Maternal Depression, Child Temperament, and Risk for Depression in Adolescence: A Test of the Differential Susceptibility Hypothesis

Title

Maternal Depression, Child Temperament, and Risk for Depression in Adolescence: A Test of the Differential Susceptibility Hypothesis

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Description

This study examined the relationship between maternal depression, child temperament, and maternal parenting. Maternal depression has many effects on perceptions of and reactions to everyday interactions with the child (Belsky et al, 2007). Evidence has been found for depressed mothers reporting negative child behavior, while teachers report positive or neutral behavior in children of depressed mothers. Depression may skew a mother's understanding of her child's behavior. On the other hand, a child's difficult temperament may be especially challenging for a depressed mother. The depression, in combination with child difficult temperament, may cause changes in parenting styles that put the child at a greater risk for depression. The purpose of this study was to examine whether links between maternal depression and maternal parenting vary according to child difficult temperament. The identification of risk factors, such as difficult temperament or maternal depression, is important when trying to develop effective intervention strategies. It was predicted that maternal depression would be more strongly predictive of parenting deficits for mothers of children with a difficult temperament. This study used previously collected longitudinal data from a nationally representative sample of mothers and their offspring. Maternal depression before the birth of their child was measured using the CESD. Mothers reported on their children’s temperament between 1 and 23 months of age. Maternal parenting was assessed when children were between 3 and 5 years of age using a combination of an interview and observer ratings. Maternal depression showed a trend level association with decreased responsiveness (Beta = -.16, p = .076), and showed a significant association with increased harsh parenting (Beta = .15, p = .047) and decreased learning stimulation (Beta = -.14, p = .002). Fussy temperament did not moderate associations between maternal depression and parenting. These findings suggest that maternal depression is a risk factor for parenting characteristics that are associated with negative child outcomes, but that difficult temperament does not affect these associations.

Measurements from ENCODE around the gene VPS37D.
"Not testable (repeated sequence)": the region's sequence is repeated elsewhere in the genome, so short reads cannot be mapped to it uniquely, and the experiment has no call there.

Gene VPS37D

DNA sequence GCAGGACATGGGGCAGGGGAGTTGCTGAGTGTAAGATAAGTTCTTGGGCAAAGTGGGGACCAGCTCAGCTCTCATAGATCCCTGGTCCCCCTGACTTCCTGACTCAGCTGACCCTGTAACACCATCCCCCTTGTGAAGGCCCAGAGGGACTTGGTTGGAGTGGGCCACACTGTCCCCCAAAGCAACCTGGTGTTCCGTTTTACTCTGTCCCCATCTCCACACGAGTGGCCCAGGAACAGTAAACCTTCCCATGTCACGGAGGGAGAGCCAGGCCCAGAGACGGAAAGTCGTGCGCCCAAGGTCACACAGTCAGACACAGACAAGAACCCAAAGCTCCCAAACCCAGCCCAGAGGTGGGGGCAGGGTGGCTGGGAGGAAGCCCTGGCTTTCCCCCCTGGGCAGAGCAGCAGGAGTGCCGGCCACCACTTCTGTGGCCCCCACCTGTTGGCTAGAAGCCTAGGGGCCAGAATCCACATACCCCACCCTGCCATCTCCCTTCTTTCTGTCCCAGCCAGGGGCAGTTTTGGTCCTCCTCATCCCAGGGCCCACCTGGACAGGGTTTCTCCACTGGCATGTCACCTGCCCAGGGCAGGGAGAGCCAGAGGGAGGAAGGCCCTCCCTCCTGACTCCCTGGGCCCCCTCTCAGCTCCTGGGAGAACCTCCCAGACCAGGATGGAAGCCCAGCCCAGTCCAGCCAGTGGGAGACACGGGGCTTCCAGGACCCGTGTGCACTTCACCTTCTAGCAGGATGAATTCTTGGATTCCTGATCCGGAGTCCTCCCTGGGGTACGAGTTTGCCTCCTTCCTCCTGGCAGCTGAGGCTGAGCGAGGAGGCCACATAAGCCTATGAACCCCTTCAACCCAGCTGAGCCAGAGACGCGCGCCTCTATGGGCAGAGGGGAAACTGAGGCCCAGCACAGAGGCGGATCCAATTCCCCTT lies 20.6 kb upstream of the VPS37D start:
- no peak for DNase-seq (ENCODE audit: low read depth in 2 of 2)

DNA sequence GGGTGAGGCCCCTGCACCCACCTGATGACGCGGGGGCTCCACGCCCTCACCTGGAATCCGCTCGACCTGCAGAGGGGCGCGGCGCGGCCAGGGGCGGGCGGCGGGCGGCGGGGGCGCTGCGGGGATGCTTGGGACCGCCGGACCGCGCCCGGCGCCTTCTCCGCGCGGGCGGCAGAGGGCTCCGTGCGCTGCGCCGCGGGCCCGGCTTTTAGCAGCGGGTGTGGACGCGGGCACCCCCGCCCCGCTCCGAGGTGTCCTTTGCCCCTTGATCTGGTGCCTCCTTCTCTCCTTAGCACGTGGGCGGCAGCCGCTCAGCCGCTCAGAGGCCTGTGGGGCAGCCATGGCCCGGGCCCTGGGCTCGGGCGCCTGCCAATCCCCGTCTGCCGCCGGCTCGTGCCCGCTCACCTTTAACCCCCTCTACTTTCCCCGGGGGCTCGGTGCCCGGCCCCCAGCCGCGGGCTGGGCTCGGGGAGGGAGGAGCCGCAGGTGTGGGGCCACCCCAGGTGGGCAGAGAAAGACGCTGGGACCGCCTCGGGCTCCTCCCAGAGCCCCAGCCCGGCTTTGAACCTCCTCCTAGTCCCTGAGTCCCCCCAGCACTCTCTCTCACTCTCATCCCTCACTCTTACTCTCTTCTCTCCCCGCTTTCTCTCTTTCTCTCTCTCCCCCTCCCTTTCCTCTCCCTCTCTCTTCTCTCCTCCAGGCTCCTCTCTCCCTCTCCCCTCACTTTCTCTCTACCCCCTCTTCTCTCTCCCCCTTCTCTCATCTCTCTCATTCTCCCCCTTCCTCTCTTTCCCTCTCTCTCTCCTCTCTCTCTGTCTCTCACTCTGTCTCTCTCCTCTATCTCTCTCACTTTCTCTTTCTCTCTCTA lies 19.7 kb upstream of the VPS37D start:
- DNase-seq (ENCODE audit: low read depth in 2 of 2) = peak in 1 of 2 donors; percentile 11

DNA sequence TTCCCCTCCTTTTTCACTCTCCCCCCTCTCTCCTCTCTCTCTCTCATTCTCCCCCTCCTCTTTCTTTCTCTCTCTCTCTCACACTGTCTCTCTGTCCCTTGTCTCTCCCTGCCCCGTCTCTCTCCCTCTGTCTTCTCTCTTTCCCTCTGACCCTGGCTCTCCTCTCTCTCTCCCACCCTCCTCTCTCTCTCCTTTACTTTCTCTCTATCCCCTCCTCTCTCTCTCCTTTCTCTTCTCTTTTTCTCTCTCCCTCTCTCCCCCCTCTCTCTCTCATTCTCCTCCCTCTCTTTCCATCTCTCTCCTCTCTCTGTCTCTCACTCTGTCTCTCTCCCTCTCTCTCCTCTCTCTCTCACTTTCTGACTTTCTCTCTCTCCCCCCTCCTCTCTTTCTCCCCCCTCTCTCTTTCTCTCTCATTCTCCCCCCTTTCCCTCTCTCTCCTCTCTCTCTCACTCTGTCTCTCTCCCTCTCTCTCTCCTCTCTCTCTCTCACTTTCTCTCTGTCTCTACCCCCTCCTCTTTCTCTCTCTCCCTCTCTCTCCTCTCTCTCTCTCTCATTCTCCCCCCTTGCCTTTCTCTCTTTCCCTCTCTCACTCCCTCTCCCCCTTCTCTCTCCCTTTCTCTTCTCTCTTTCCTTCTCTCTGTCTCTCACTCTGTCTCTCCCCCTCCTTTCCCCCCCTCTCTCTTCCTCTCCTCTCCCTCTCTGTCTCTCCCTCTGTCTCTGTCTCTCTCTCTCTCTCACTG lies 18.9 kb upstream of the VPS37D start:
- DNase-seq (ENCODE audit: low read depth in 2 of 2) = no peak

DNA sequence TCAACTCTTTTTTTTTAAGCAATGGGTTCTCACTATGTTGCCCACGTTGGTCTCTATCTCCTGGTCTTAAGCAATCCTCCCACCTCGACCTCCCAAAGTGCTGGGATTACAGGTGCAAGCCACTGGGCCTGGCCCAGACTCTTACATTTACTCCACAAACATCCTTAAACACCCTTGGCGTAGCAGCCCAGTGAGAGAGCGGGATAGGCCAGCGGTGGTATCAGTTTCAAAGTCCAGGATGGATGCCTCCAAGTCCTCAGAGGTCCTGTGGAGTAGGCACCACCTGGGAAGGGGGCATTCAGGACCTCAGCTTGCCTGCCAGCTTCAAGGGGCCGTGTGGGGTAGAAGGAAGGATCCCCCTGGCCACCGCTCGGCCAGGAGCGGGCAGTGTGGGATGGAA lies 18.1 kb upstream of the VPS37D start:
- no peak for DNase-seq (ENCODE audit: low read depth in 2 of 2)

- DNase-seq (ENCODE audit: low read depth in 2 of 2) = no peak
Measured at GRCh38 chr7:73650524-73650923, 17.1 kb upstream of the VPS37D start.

Publication Date

4-24-2019

Project Designation

Honors Thesis

Primary Advisor

Jackson A Goodnight

Primary Advisor's Department

Psychology

Keywords

Stander Symposium poster

Comments

Presenter: Karina H Palermo

Maternal Depression, Child Temperament, and Risk for Depression in Adolescence: A Test of the Differential Susceptibility Hypothesis

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